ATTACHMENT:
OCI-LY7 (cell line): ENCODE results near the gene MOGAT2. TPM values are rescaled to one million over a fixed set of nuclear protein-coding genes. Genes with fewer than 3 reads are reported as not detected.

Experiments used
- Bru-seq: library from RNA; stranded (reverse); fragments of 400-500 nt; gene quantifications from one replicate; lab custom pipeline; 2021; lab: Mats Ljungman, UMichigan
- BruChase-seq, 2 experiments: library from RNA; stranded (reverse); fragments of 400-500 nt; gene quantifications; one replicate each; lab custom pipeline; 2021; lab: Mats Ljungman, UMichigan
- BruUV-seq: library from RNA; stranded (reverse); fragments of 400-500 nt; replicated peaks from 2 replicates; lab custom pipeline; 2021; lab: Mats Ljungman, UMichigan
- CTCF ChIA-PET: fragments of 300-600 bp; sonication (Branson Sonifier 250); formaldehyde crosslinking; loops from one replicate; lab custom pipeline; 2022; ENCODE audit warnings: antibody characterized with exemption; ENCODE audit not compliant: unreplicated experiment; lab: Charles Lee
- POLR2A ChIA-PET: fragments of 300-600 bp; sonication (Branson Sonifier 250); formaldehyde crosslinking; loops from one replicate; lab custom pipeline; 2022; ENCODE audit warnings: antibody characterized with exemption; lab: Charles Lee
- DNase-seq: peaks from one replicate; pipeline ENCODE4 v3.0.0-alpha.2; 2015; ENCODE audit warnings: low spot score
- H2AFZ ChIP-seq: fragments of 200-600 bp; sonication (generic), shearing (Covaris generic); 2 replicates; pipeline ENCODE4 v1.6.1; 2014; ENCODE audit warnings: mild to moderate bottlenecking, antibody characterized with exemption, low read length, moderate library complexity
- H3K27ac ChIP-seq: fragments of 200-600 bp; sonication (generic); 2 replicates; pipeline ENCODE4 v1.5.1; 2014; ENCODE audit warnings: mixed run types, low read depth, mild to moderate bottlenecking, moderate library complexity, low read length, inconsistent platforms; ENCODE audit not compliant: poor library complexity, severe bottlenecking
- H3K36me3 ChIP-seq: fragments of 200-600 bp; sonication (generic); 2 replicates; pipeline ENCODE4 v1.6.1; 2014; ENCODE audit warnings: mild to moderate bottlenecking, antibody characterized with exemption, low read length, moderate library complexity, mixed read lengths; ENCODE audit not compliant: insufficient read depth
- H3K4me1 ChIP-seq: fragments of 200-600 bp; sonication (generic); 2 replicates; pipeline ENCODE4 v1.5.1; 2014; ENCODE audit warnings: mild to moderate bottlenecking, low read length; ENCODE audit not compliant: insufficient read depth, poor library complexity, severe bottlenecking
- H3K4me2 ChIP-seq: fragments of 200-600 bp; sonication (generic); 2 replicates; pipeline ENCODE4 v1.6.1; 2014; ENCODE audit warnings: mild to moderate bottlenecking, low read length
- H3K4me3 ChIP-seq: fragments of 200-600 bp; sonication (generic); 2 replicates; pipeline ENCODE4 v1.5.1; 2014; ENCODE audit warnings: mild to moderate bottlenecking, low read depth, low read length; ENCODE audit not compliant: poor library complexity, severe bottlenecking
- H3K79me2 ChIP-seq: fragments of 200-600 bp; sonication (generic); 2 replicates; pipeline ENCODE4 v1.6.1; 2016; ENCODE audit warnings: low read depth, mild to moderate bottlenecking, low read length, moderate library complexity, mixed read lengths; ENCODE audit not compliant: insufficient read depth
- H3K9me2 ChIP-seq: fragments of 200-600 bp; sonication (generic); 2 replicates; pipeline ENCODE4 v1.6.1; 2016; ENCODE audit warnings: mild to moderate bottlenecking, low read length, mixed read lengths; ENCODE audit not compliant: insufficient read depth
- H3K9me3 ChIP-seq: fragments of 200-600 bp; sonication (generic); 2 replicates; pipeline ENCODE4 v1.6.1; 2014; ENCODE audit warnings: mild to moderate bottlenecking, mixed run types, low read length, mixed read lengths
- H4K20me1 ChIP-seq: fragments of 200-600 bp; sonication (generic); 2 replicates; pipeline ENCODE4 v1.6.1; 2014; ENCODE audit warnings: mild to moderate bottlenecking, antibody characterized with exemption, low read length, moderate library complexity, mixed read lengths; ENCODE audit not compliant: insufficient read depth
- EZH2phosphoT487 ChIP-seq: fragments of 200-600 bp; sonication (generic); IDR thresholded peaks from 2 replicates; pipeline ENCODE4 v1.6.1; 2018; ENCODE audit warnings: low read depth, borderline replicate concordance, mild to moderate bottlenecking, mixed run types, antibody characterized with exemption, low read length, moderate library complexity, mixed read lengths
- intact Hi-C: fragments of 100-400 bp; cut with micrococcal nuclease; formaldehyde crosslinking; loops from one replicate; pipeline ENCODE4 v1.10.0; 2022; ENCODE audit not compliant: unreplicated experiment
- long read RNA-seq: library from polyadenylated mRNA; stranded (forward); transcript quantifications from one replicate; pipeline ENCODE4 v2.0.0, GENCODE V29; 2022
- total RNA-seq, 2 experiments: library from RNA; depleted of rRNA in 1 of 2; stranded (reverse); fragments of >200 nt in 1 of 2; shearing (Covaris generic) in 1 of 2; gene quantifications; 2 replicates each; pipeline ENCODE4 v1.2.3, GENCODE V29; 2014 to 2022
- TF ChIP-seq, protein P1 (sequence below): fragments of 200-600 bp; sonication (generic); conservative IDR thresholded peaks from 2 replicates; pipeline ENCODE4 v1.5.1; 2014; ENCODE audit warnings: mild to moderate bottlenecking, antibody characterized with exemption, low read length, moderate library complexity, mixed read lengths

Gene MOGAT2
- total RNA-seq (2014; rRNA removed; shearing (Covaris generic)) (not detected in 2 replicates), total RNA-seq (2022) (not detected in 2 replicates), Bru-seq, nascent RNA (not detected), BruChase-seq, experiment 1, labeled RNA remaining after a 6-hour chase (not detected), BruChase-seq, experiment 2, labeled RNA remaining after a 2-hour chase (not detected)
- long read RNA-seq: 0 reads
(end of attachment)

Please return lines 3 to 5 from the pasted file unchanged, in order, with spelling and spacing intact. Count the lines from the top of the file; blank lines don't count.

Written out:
- Bru-seq: library from RNA; stranded (reverse); fragments of 400-500 nt; gene quantifications from one replicate; lab custom pipeline; 2021; lab: Mats Ljungman, UMichigan
- BruChase-seq, 2 experiments: library from RNA; stranded (reverse); fragments of 400-500 nt; gene quantifications; one replicate each; lab custom pipeline; 2021; lab: Mats Ljungman, UMichigan
- BruUV-seq: library from RNA; stranded (reverse); fragments of 400-500 nt; replicated peaks from 2 replicates; lab custom pipeline; 2021; lab: Mats Ljungman, UMichigan